Tap into interactive flooding map

A new interactive map is being drawn up to chart flooding hot-spots and Leicestershire County Council wants residents help. 

Contributor Victoria Bowers tells the EYE that from this week, householders are urged to share what they know about flood locations, causes, frequency and damage.

The data will help build up an in-depth picture of affected homes, extent of flooding, frequency and source and communities at risk.

Once complete, the map will help protect communities and reduce damage by shaping future prevention measures.

Peter Osborne, Leicestershire County Council’s cabinet member for climate action, said:

“Flooding is one of the highest risks to local communities in Leicestershire so it’s important we take steps to protect our residents and infrastructure.

“In Loughborough, we’re already using state-of-the-art technology to improve our understanding of the risk and we are one of the first councils to establish a flood risk board involving partners.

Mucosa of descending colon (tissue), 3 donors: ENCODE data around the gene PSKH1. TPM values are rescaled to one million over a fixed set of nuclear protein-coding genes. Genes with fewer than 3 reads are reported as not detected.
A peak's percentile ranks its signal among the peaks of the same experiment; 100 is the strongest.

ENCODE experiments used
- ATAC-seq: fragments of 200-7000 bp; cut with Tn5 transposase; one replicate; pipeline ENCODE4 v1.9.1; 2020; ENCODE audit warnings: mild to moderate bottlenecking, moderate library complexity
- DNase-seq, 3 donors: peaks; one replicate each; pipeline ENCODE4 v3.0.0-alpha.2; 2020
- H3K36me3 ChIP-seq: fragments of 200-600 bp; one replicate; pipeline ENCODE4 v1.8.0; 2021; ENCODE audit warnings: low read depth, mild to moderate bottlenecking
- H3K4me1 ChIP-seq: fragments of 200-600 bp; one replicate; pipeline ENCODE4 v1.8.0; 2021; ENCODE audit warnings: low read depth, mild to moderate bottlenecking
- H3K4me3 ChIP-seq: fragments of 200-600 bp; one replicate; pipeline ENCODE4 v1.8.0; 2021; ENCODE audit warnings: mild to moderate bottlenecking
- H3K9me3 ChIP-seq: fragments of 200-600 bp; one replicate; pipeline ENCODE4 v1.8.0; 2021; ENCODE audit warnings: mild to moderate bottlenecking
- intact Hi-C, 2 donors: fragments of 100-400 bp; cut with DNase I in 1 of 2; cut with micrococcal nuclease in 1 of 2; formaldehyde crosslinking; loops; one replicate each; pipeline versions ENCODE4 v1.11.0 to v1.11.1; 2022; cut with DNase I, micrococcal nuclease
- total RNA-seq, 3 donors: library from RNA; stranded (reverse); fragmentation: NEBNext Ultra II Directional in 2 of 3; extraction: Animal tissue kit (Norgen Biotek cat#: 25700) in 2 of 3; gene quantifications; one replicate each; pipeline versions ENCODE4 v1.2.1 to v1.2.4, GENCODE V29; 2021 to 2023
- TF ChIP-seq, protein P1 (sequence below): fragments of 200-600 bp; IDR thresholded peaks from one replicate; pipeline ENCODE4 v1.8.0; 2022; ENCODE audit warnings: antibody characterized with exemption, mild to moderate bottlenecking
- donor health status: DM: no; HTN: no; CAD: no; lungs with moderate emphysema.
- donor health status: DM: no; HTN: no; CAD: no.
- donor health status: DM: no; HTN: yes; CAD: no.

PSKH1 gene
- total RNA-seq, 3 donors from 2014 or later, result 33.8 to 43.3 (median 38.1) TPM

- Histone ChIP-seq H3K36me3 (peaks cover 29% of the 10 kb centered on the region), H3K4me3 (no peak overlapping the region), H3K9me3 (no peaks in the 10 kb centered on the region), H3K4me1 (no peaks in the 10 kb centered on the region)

“By being proactive and managing the risk, we can be better prepared to deal with a flood and help to alleviate the distress and expense flooding causes homeowners.”

Residents can share information through an easy-to-use online map at: www.leics.gov.uk/flooding .

Comments can also be sent to Daniel Rawle, Highways Asset Management Team, Leicestershire County Council, Glenfield, LE3 8RJ.

To prepare for flooding, the County Council has:

  • bought 10,000 new-style sandbags which self-inflate by absorbing flood water to protect homes and businesses
  • created a network of over 100 specially-trained community wardens across Leicestershire who, in the event of a flood, would make sure that people receive warnings and know where to go for help. They also help communities to people prepare for floods, identify vulnerable people and report blocked drains and ditches.
  • invested £1million in highway drain improvements at locations including, Blackfordby, Syston railway bridge, Market Harborough (working with Anglian Water), Narborough and Packington.
  • established a Flood Risk Management Board to ensure a co-ordinated approach with District Councils, Severn Trent and Anglian Water companies, the Environment Agency and also Leicester City and Rutland County Council.

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